# The Cost of Flying to Peru- INCORRECT

THE BELOW CALCULATIONS ARE INCORRECT. PLEASE GO TO THIS LINK TO SEE THE CORRECT NUMBERS.

During our first class of the semester, while discussing the coming trip to COP20, Neil asked the mosaic to think about the costs of traveling thousands of miles in order to be a part of high-level climate negotiations. For this part of the semester we will not be riding our bikes down the street for class, we will be flying. Air travel is an extremely carbon intensive way to get around, but our only realistic choice (we could sail?). He asked us to reflect on this and during this reflection to ask ourselves how is the carbon emitted from traveling there worth it?

In order to do this I needed to quantify those emissions. Using EPA values for air travel and the emissions per mile of CO2, N2O, and CH4. I then converted those three values into carbon dioxide equivalent values using an EPA calculator. The results are below in Table 1. If you would like the excel worksheet to use for yourself please comment below with an email address. For simplicity’s sake I used four flights as the entire trip. Some of the mosaic will be traveling elsewhere in South America or not returning to Washington DC after the meeting. The four flights are: Flight 1 from Dulles to Panama City, Flight 2 from Panama City into Lima, Flight 3 from Lima to Panama City, Flight 4 from Panama City to Dulles. While this may not be each member of the mosaics travel plans it is easier to group all of us into one. The results are in Table 2. Each flight assumes a total capacity of 177 passengers and spreads the emissions out, per passenger. This means that, according to the EPA, each passenger would be emitting the same amount of carbon as about 25 pounds of coal would, when burned.

The question I ask myself now is how do I make that worth it? It may not be a huge amount of carbon emitted, but it is still some and I the entire trip will only be resulting in more. This investigation also brought to mind an article in the Wall Street Journal about the coming “People’s Climate March” in NYC. The author points out the amount of emissions that will result in traveling to and from NYC for the marchers. This could be seen as a counterproductive practice, but I think that it is a good point to make. If we treat emissions from travel similar to an investment, can we assume that some sort of positive return will be had? When the mosaic flies to Peru, we have to work as hard as possible to make sure that the cost of our traveling there is not a negative impact on the atmosphere in the long-term, but that it leads to further reductions down the road. Whether that is from the readers of our blog or directly related to something learned from the COP.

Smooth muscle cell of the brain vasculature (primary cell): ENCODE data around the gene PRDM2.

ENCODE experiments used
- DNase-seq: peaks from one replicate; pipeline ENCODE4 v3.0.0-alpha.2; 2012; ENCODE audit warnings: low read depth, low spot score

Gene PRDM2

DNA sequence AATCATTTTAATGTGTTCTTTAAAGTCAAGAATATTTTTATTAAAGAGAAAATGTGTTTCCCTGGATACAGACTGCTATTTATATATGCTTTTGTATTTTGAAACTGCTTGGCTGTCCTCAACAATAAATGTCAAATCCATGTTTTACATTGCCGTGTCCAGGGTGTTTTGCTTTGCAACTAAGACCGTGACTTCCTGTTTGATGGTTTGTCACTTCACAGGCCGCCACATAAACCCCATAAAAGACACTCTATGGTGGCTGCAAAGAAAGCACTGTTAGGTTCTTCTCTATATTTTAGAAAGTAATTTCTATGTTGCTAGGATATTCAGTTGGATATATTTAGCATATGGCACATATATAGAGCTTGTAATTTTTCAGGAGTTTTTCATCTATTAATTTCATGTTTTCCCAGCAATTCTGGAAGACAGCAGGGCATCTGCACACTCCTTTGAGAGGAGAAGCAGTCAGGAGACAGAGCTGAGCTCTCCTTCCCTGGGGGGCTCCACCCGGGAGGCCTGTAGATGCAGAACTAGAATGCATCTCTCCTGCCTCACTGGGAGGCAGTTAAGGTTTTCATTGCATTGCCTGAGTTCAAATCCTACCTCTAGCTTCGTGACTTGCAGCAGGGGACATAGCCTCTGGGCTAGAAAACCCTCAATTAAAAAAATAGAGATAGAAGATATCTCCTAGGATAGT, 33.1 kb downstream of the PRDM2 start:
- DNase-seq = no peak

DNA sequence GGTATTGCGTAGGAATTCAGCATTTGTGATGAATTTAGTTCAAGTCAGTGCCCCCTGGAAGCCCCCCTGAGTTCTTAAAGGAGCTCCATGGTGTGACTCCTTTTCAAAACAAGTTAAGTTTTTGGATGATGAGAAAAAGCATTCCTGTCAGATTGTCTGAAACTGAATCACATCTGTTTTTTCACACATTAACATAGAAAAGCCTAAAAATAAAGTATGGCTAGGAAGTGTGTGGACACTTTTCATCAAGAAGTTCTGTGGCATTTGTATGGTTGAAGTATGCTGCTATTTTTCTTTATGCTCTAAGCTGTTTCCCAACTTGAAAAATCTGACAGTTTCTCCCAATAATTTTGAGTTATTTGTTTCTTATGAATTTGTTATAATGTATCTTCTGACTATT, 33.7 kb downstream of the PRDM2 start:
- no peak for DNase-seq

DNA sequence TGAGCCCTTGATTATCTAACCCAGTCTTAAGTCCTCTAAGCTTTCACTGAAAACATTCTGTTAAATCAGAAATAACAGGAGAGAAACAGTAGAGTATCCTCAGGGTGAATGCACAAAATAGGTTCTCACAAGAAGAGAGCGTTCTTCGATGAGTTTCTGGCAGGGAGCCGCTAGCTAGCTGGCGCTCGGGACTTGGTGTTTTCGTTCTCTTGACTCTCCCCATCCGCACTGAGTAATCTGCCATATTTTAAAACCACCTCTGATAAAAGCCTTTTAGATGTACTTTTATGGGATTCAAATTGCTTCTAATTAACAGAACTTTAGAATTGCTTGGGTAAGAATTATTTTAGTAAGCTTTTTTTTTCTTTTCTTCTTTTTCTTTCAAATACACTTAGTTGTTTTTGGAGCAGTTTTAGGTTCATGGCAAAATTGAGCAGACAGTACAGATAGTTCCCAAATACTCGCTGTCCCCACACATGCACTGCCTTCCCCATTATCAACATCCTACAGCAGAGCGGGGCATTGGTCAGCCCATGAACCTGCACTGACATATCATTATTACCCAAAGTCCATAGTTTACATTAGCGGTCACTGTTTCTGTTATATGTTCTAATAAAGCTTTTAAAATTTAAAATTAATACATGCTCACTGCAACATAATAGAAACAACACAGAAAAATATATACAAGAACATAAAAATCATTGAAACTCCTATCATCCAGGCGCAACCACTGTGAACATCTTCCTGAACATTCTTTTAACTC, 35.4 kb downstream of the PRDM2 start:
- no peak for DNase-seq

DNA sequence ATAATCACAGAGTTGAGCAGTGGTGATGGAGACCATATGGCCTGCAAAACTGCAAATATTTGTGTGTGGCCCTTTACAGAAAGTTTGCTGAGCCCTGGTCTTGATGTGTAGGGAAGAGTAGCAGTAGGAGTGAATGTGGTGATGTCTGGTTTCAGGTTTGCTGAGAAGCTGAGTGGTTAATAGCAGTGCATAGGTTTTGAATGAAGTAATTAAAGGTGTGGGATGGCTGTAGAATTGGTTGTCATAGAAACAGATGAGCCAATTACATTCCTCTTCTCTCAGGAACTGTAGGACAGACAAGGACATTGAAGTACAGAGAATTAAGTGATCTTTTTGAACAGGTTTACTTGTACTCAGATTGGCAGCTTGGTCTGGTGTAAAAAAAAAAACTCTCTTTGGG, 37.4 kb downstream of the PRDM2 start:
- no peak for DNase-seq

## 7 Replies to “The Cost of Flying to Peru- INCORRECT”

1. Joe Riley says:

It’s not just us that are going to be emitting carbon, but thousands of people coming from all over the world, some even further away than we are. It would be interesting to see just how much total carbon is emitted by everyone attending the conference. As you said, hopefully we and everyone else attending can make this a positive and worthwhile event that leads to true change in the future.

1. Justin McCarty says:

We should keep an eye out for that number. It is my hope that the UNFCCC or some other group might calculate that and present it at the conference.

2. Will Kochtitzky says:

Don’t forget to add in our flight from Lima to Cusco. Interesting thoughts Justin, I thought that it would be more carbon that just 25 pounds of coal, that seems little to me. Do you have any idea about how much electricity that would be? Is that what I would use in 6 months at school? Interesting thoughts here.

1. Justin McCarty says:

Adding in the Lima –> Cusco and vice-versa it is another 5lbs of carbon per person. The equivalent amount of electricity that could be generated depends on the source. I did a quick search for those numbers (data is from EIA)*. So given a total emissions of 53lbs CO2e (original 45+5 from the Cusco trip):

-If the power plant is burning solely bituminous coal, then ~25kWh would have been generated.
-If the power plant is burning solely natural gas, then ~43kWh would have been generated.

In terms of how much you use at school. I can’t figure that number out for you. Track your usage for about a week, then multiply out. Don’t forget to account for environmental shifts (light use with shorter days, heating in the cold, etc.)

*http://www.eia.gov/tools/faqs/faq.cfm?id=74&t=11

3. Rehana Rohman says:

Wow Justin! You have truly done your research and have given this a lot of thought. To be honest, the amount we will be emitting to travel to Peru has crossed my mind, but I have not thought about it so deeply like you have. Also, you bring up a valid source about the People’s Climate March. I think what helps making one not feel as guilty is the cause that we will all be uniting for. The same can be implemented for our trip to Peru.

1. Justin McCarty says:

Thanks Rehana! I just wish that WSJ article was public. It is an interesting read.